The Tilley Watch, The New Yorker Issue of February 11, 2019; Today’s Daily Cartoon

The Cover: This week’s New Yorker cover is by Pascal Campion, his second cover for the magazine — his second moody metropolis scene. Read about it here. I wonder if we’ll see a moody mid-western, western, northeastern or southern scenario anytime soon.

The Cartoonists:

The Cartoons: Several nice surprises this week. The first was running into Sam Gross’s lead-in cartoon (his work has been appearing in the magazine for forty-nine years). There are certain cartoonists whose style alone gets the laugh meter buzzing. Mr. Gross is one of those cartoonists. The other surprise: R.O. Blechman’s “spot” drawings. Mr. Blechman’s wonderful drawings and covers have appeared in the magazine for forty-five years.

A third nice thing to see in this issue: the number of cartoons. Bumped up from the usual dozen or so to a healthy eighteen. They just keep on a-comin as you flip through the magazine (as do the illustrations).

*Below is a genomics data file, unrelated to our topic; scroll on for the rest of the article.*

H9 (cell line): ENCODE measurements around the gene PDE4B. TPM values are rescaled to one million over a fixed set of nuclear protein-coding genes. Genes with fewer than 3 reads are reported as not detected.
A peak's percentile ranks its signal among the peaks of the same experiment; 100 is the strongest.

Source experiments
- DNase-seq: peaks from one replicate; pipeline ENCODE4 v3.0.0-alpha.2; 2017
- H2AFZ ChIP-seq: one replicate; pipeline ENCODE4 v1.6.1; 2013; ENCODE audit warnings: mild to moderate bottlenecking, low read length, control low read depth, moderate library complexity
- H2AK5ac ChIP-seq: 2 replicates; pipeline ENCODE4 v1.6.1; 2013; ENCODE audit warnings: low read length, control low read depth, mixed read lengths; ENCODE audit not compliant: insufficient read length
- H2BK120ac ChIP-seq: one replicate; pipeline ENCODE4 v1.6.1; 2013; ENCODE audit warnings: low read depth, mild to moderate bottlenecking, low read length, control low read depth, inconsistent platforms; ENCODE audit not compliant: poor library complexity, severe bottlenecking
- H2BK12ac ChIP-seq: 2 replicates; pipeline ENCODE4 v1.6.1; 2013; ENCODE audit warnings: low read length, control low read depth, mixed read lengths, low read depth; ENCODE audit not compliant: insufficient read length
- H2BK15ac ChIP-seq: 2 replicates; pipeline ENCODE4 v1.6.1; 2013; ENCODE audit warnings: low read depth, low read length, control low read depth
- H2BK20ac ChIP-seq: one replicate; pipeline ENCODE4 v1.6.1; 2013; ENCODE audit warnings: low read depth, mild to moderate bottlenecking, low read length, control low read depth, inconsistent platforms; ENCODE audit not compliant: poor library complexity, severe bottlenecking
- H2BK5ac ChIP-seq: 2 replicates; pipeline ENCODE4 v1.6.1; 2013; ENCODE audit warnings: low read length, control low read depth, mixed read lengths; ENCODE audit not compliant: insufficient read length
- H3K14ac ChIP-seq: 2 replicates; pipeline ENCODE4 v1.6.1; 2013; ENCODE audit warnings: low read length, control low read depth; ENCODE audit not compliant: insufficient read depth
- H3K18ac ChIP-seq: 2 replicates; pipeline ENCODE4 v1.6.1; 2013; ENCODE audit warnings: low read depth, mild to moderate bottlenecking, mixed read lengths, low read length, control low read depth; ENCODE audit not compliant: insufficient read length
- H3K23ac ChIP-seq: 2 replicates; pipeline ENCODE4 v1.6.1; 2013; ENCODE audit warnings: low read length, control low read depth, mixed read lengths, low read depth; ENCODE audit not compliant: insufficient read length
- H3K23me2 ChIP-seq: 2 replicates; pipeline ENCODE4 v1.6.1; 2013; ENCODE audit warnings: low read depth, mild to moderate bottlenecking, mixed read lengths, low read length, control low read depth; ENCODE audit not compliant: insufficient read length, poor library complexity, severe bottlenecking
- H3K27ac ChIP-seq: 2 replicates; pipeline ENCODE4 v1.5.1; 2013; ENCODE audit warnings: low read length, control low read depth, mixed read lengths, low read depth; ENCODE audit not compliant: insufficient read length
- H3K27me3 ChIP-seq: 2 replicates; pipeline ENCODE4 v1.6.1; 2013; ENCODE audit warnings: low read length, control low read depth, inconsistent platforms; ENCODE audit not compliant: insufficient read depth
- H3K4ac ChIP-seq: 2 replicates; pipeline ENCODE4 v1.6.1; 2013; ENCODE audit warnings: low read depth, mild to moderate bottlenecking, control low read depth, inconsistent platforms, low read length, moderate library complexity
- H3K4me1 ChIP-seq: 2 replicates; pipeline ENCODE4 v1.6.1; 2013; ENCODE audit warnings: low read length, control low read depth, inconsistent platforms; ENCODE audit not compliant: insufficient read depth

If I have one little dark cloud to drag over this sunny moment it’s another plea for some of the work to be run larger (true, some cartoons run large, should be smaller). A number in this issue are, to my eyes, sized just right (a few for instances: Tom Cheney’s on page 54, and Jon Adams on page 52). Perfectly sized is Seth Fleishman’s terrific drawing on page 39. But others seem wedged into their corners; Roz Chast’s intricate Candy Land For Adults (page 32) and David Sipress’s off the beaten track restaurant (page 25) would benefit from more space. Really all I’m campaigning for is a graphic invitation for readers to fully appreciate the work. The work of the late George Price is a good example of how a cartoonist’s world can take us in for some detached momentary fun-time. Mr. Price’s drawings were usually allowed a lot of breathing room on the page. One paused to inspect the work, to enjoy all the “stuff” Price gave us. Imagine one of his drawings run in a little box on the corner of a page.